16:26, qui out 18

Autores: A partir do fascículo 39/9 a revista Química Nova adotou a licença CC-BY. Mais informações a respeito dessa licença podem ser obtidas aqui.


Bioproduction and characterization of sodium, potassium, and calcium lactobionates

Maria G. DelagustinI,*; Eduarda GonçalvesI; Sabrina CarraI; Thiago BarcellosI; Valquíria L. BassaniII; Mauricio M. SilveiraI; Eloane MalvessiI

IUniversidade de Caxias do Sul, Instituto de Biotecnologia, Caxias do Sul - RS, Brasil
IIUniversidade Federal do Rio Grande do Sul, Faculdade de Farmácia, Porto Alegre - RS, Brasil

Recebido em 28/02/2017
Aceito em 27/06/2017
Publicado na web em 22/08/2017

Endereço para correspondência

*e-mail: mgdelagu@ucs.br


Lactobionic acid and its salts are substances that have several applications in the pharmaceutical area. These products were obtained by bioconversion through the enzymatic complex glucose-fructose-oxidoreductase (GFOR)/gluconolactonase (GL) present in calcium alginate immobilized cells of Zymomonas mobilis. In the reactions catalyzed by this enzyme system, the medium pH must be controlled at slightly acid values. For this purpose, NaOH, KOH, or Ca(OH)2 were used, and as a result, the respective salts were formed. The kinetic study on the formation of sodium, potassium and calcium lactobionates was followed by the steps of purification and characterization aiming the potential use of these compounds in the pharmaceutical area. In the assays for the bioproduction of sodium, potassium or calcium lactobionates, yields of 74, 77 and 84% were obtained, respectively. In the salts purification step, purity levels of approximately 95% were achieved. The structural identities of the lactobionate salts were determined by high resolution mass spectrometry, in addition to the 13C and 1H NMR analysis. The characterization demonstrates the selectivity of the enzymatic reaction of GFOR/GL of Z. mobilis, in the production of lactobionic acid and its salts.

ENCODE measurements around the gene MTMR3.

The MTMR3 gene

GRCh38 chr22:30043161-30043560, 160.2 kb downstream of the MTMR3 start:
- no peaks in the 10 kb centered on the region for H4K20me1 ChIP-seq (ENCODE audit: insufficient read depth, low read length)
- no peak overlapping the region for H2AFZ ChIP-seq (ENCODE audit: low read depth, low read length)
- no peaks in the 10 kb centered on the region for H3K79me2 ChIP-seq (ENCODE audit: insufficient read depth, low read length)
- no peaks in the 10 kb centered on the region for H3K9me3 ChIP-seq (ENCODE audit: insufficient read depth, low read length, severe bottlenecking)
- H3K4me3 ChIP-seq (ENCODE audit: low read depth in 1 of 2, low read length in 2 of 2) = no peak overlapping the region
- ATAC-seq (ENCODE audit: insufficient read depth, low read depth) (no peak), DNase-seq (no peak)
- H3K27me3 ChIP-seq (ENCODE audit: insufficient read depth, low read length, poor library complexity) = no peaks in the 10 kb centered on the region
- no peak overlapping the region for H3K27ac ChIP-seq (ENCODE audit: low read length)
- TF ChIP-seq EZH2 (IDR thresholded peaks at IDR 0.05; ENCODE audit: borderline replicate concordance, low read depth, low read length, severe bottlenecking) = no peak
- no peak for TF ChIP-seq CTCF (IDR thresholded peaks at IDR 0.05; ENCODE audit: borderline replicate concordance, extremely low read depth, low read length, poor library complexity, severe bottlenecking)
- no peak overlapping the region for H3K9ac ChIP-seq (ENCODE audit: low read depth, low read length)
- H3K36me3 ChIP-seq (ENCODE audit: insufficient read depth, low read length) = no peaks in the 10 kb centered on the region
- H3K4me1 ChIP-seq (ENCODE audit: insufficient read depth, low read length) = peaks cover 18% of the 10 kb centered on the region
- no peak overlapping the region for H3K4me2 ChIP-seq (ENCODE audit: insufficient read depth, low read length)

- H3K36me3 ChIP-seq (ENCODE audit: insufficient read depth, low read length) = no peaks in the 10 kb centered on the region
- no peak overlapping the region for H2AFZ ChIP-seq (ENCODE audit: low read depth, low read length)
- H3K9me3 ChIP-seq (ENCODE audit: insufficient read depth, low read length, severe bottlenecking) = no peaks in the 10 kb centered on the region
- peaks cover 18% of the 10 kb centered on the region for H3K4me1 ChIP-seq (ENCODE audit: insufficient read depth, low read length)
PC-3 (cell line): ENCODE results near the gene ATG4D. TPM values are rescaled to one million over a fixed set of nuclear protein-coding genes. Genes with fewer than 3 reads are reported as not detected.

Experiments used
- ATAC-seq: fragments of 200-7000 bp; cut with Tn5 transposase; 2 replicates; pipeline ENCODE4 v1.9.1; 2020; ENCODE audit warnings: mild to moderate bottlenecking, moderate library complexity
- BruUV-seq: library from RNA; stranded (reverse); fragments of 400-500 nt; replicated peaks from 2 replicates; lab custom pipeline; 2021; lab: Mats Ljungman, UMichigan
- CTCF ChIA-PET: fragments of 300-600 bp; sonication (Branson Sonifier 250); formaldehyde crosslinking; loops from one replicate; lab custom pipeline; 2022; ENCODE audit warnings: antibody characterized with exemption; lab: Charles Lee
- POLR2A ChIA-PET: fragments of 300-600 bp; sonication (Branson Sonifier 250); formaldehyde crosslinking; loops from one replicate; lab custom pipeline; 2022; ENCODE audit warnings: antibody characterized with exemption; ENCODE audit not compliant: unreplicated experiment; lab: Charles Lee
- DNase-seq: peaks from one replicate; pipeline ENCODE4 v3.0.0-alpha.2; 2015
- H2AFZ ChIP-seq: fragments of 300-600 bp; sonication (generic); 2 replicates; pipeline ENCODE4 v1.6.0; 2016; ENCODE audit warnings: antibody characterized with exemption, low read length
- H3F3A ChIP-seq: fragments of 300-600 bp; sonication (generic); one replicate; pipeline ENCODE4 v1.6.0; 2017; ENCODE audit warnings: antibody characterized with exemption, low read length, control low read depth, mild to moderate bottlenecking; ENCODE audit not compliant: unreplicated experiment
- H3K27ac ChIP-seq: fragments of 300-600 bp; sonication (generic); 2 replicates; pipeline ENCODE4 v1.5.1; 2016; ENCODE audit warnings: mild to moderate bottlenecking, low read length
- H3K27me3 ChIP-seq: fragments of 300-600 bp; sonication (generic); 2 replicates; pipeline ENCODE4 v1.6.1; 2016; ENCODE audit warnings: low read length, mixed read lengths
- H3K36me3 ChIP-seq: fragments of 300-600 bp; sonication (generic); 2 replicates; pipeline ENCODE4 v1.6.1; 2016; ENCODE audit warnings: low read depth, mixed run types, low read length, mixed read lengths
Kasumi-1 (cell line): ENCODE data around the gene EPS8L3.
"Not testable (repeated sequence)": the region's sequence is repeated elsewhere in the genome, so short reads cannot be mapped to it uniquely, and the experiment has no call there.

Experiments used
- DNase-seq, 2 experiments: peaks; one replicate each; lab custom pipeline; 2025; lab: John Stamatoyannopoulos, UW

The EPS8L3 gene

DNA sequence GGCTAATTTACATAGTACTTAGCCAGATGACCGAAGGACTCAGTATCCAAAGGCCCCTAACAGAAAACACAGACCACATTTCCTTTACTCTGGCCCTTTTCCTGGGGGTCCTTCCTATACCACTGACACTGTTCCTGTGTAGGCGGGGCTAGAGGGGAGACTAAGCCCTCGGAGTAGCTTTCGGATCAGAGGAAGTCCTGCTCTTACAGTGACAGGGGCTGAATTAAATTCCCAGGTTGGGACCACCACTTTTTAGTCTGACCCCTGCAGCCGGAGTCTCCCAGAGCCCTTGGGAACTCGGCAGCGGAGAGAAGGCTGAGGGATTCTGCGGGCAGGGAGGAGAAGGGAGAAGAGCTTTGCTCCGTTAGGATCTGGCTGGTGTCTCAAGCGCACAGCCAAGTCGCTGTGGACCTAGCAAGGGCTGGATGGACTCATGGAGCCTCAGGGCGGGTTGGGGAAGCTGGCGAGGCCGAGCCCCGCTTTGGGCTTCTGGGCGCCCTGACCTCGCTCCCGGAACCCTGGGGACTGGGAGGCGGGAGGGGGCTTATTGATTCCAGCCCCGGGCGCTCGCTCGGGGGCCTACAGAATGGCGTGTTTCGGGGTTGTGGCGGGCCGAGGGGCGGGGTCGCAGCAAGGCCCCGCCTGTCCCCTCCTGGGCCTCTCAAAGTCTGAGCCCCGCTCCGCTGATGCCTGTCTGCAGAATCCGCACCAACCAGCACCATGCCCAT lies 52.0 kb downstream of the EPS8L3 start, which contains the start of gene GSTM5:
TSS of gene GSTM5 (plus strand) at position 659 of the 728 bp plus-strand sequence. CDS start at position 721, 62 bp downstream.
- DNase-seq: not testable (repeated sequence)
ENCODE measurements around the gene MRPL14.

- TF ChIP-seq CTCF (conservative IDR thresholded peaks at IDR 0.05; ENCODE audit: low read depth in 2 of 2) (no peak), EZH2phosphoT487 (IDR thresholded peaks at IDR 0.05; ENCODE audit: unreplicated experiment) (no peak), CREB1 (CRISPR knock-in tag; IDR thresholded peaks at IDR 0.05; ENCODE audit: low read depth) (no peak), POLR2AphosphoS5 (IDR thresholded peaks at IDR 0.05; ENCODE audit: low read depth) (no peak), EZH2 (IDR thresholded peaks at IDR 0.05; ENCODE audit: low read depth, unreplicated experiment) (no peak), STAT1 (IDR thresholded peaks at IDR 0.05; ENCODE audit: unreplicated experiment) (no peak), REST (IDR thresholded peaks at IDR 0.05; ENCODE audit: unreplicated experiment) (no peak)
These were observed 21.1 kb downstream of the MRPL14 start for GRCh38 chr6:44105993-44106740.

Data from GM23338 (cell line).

Palavras-chave: Zymomonas mobilis; lactobionate; lactobionic acid; characterization; mass spectrometry; 13C and 1H NMR analysis.


Lactobionic acid is composed by a polyhydroxy acid, gluconic acid attached to a monosaccharide, galactose.1 This substance is used in the pharmaceutical field, due its hydrating capacity of the skin, as a preventive agent for cutaneous aging, also acting as a reducer of cutaneous hyperpigmentation and as an antioxidant.1-3 It is known as the major component of the Wisconsin solution (UW) used to preserve organs to be transplanted.4-6 It can also be used as part of drug delivery system because of its binding capacity to asialoglycoprotein (ASGPR) receptors present in hepatic cells.6,7 An example is its use as a vector of the antitumor drug doxorubicin.8,9 In the food industry, it has been used as acidulant and stabilizer.6,7

Some reports show the use of the anaerobic bacterium Zymomonas mobilis to produce lactobionic acid / lactobionate.10-12 This microorganism, presents in its periplasm the glucose-fructose oxidoreductase (GFOR, EC (GL, EC complex. These enzymes operate on a ping-pong mechanism, in which lactose is oxidized to lactobiono-δ-lactone while fructose, which is employed as substrate for the regeneration of the NADPH cofactor, is reduced to sorbitol. Subsequently, by the action of GL, lactobiono-δ-lactone is hydrolyzed to lactobionic acid (Figure 1).11,13


Figure 1. Enzymatic ping-pong mechanism of lactose conversion to lactobionic acid mediated by GFOR/GL system


In the bioproduction of lactobionic acid and sorbitol, using Z. mobilis GFOR/GL system, the pH of the reaction medium should be controlled in order to maintain the catalytic activity of the enzyme. As the lactobionic acid is formed, there is a tendency to decrease the pH and, for the maintenance of the catalytic activity, it should be kept at 6,4. Thus, an alkaline solution is used to control the pH, obtaining the lactobionic acid in the form of salt, the lactobionate. Depending on the base used, different salts can be obtained, for example, sodium,11,14 potassium15,16 or calcium lactobionates.17,18